8 Pointers for Setting a Price in Negotiations
Setting a negotiation price is critical for entrepreneurs. After all, this one factor in negotiations can drive the profit in a deal.
Here are eight tips for successfully negotiating the price of your product or service:
1. Don’t go below your reservation price.
The reservation price is the price at which the seller becomes indifferent about doing the deal.
Perhaps it’s the break-even price or the point when the profit margin shrinks to a an undesirable level. Determine your reservation price. Never go below it.
2. Focus on value.
Direct your discussion with the customer to be on the value delivered, rather than the price.
If the conversation is only about price, the low bid will win. Instead, point out the things that make your offering different and better. Focus on the value of those benefits. Make the discussion about why your product or service is worth paying a premium.
3. Don’t negotiate with yourself.
You’ve proposed a price. Then you're asked, "Can you do better?"
Let's say you respond with a price 10 percent lower. If you’re the only one putting offers on the table, you’re negotiating with with yourself.
Instead, respond by saying, "What would it take to close the deal right now?" That way you’re asking for a counter offer. This sets a floor for the negotiation.
Respond to that counter by saying, "I can’t do that, but I can meet you part of the way." Instead of just lowering your price and profit margin, you’re meeting the customer in the space between your ask and his or her offer.
4. Justify the price.
If you simply propose a number, it might seem arbitrary. And sure, you could offer a lower price and you may have to do so. But people are much more comfortable with a price when there's a rationale.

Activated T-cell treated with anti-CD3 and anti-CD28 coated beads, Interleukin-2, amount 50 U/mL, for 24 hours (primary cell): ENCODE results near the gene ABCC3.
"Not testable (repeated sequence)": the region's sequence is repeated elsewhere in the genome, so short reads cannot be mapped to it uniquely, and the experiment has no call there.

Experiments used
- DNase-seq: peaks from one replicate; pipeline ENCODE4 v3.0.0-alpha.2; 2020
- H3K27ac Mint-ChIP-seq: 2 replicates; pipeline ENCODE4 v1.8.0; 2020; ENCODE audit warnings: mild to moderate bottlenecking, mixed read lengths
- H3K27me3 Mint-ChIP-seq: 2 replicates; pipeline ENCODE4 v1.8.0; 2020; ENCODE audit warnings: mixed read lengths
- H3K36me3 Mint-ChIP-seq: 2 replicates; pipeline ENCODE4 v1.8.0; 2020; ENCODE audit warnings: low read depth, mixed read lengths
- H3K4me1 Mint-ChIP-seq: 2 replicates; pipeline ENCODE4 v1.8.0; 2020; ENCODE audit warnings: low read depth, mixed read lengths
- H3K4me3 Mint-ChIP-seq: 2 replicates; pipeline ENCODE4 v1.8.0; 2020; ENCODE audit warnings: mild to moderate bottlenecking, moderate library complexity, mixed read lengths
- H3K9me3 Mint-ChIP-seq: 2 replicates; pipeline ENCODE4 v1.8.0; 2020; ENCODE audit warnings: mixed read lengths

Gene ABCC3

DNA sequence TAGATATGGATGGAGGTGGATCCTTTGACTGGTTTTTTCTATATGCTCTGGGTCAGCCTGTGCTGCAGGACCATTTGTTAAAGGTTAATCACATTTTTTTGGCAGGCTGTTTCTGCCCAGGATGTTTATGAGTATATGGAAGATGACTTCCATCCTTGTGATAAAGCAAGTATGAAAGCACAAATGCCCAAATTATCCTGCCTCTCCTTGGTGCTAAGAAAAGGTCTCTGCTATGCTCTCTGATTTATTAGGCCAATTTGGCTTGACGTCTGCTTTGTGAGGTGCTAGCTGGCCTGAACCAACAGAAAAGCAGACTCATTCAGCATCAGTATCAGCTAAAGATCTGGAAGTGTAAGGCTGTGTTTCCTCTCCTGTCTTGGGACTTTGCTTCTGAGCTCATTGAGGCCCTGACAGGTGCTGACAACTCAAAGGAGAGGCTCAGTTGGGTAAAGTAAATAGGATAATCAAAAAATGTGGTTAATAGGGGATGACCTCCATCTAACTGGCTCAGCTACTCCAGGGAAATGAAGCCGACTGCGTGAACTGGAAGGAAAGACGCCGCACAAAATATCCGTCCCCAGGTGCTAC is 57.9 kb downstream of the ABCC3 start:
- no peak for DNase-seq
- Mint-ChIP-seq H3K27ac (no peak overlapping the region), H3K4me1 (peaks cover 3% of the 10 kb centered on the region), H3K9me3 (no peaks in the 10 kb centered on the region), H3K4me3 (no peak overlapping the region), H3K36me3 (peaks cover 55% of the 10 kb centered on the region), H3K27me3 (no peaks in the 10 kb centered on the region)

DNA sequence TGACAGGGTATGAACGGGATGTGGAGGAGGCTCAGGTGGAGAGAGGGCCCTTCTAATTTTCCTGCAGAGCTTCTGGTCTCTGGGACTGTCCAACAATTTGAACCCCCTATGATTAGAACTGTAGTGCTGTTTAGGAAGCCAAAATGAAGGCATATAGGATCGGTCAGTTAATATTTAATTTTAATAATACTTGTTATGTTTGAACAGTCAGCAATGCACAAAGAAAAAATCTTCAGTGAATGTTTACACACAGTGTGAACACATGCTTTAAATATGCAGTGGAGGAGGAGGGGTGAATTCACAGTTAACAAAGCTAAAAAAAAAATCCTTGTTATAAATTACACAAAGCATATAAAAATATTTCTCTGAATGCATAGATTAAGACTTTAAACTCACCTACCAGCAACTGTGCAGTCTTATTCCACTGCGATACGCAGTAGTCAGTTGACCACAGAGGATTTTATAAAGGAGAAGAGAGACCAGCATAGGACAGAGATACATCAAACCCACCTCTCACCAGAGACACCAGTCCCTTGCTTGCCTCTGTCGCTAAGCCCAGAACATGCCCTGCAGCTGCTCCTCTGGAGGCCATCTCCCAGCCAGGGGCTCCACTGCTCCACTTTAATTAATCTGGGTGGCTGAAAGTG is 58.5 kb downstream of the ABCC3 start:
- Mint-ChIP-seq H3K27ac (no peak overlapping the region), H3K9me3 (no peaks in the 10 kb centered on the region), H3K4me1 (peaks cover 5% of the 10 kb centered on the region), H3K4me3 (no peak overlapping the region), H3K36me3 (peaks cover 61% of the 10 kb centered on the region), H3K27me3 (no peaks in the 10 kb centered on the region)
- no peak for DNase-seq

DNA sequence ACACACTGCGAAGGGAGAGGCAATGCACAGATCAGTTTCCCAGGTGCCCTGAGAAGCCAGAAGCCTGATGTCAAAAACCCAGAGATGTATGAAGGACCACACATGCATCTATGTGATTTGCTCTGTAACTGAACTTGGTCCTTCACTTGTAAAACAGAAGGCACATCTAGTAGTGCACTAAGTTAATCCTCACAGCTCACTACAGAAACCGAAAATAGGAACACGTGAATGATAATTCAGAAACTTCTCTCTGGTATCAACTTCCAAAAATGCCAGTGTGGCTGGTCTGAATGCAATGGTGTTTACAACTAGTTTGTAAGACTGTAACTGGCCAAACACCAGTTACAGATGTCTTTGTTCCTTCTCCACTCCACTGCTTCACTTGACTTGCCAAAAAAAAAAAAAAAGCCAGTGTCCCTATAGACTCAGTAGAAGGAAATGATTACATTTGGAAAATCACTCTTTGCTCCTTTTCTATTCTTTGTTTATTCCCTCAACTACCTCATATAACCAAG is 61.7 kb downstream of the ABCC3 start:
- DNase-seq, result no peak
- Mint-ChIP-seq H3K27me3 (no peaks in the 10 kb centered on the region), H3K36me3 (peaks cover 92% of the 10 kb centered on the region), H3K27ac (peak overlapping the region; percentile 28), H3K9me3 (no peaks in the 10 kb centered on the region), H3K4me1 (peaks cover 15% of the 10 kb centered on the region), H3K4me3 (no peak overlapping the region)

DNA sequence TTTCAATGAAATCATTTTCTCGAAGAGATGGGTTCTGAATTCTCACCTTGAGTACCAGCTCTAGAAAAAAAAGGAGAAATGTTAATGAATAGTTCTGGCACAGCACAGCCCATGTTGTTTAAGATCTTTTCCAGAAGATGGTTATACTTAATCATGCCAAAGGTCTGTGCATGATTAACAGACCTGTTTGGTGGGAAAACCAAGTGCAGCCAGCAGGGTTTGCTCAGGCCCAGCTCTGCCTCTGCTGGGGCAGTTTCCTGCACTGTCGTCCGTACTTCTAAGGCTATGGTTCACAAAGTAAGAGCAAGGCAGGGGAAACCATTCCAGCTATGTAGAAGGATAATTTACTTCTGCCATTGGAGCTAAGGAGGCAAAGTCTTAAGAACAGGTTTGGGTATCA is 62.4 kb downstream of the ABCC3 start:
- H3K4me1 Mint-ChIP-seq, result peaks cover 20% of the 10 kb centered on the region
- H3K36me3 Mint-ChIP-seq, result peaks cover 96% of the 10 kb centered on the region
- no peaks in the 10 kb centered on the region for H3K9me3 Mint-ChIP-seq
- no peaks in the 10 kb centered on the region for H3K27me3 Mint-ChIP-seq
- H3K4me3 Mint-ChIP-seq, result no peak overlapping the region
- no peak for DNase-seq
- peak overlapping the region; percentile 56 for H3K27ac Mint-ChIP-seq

You might say, "Look: You want a fair price. I know you can understand that I need a fair profit. This price is fair for both of us."
Additionally, you can point to the benefits your profit provides and explain that they justify your asking price.
5. Claw back money in other areas.
In many industries, customers make a buying decision on the purchase price, but don’t pay much attention to other associated costs. Airlines have learned to offer low-ticket prices because that’s how cost-conscious consumers make their buying decisions.
Airlines then claw back money by charging for checked bags, seat upgrades, early-boarding privileges, entrance to their club, cancelation and change fees and snacks. Yes, it can be annoying to the customer but this works for the airlines. If it didn’t, airlines would probably change their policies.
Think about other ways to extract value from a deal, if you kept your price low.
6. Reduce the cost of doing business.
Don’t let a maniacal focus on the price blind you to other ways of creating value.
We worked with a company that delivered its product on pallets. Its customers then had to pay to dispose of the pallets. When the company changed its practices to retrieve the pallets free of charge, the customers thereby saved on disposal costs. Our client increased its profit by reusing the pallets. It was a win-win.
7. Discount the next purchase.
If an oil change costs $29.99, the mechanic shop can reduce the perceived price to $19.99 by offering a $10 discount coupon for the next oil change.
When it’s time for the next oil change, the customer will calculate that with the coupon, the cost will be only $19.99. Thus the mechanic appears to have offered a $10 discount for both oil changes.
8. Figure in the expiration date.
If prepaid coupons are offered with an expiration date, many will go unused. While the coupon may offer a $10 discount, on average it won’t cost the merchant $10.